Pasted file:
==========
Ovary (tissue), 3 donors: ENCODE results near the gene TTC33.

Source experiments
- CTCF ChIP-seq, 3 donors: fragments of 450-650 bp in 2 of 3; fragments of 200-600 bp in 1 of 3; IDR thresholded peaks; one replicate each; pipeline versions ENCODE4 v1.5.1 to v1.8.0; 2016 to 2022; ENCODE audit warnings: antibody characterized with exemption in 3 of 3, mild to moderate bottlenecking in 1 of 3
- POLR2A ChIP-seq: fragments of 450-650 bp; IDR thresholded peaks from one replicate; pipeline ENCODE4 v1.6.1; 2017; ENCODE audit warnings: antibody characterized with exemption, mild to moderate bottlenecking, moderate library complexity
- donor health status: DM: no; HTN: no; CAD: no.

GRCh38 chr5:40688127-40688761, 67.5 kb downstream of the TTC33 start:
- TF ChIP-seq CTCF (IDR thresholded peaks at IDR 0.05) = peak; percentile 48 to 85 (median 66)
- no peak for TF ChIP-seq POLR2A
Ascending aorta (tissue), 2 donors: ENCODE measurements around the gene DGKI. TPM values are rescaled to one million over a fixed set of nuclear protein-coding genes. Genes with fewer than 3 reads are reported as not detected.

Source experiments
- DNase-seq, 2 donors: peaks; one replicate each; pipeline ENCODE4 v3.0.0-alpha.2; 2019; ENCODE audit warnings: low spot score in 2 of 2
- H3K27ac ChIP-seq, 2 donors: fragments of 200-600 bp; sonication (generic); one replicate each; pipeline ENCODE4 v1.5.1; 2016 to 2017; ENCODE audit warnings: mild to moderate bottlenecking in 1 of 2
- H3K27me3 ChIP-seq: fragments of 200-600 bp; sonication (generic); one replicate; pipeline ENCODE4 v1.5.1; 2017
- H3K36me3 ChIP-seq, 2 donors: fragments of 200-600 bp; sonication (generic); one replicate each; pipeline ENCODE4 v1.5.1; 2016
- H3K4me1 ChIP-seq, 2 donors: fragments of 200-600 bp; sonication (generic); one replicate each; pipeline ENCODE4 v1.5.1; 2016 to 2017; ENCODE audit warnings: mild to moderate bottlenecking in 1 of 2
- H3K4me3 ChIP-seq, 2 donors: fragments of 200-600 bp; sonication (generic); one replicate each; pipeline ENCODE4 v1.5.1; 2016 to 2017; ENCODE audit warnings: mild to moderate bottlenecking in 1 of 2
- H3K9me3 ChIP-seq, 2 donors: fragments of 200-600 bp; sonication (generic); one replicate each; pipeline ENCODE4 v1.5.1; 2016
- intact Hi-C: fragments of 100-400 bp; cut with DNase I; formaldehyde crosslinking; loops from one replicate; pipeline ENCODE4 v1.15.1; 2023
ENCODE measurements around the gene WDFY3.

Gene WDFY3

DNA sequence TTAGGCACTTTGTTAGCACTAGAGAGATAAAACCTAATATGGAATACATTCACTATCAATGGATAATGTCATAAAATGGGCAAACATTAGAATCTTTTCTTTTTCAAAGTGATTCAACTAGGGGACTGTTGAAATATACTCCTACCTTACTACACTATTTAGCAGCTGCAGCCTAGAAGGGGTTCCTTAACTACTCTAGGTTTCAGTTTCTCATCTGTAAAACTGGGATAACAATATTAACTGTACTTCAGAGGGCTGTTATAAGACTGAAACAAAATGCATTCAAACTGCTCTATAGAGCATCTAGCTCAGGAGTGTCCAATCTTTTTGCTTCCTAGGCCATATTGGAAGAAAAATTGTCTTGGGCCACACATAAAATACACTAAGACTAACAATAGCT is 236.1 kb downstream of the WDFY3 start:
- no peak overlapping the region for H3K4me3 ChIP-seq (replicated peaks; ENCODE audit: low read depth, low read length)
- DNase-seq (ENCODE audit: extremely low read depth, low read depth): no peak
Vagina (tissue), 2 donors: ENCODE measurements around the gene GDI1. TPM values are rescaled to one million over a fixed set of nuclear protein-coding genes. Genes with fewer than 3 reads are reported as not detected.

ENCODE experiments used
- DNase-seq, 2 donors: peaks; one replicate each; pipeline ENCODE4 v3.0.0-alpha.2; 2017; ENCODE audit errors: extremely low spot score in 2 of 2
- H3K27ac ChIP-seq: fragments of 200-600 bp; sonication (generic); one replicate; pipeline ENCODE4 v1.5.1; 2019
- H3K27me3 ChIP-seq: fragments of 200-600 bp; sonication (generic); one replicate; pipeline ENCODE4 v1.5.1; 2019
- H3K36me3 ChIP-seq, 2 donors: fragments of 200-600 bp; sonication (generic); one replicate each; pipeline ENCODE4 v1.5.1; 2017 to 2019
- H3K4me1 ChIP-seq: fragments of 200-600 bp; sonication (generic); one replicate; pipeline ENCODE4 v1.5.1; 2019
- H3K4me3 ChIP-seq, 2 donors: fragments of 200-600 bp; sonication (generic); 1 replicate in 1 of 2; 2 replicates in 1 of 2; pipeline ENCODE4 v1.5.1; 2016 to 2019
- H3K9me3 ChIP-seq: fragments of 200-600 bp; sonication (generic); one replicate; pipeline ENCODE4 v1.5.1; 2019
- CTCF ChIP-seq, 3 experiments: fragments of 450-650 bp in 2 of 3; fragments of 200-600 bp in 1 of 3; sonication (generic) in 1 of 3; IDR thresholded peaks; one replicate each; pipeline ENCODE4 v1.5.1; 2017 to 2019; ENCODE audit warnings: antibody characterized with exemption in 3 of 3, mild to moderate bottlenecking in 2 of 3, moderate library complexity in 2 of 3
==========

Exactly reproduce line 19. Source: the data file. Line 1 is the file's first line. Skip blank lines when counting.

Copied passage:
ENCODE measurements around the gene WDFY3.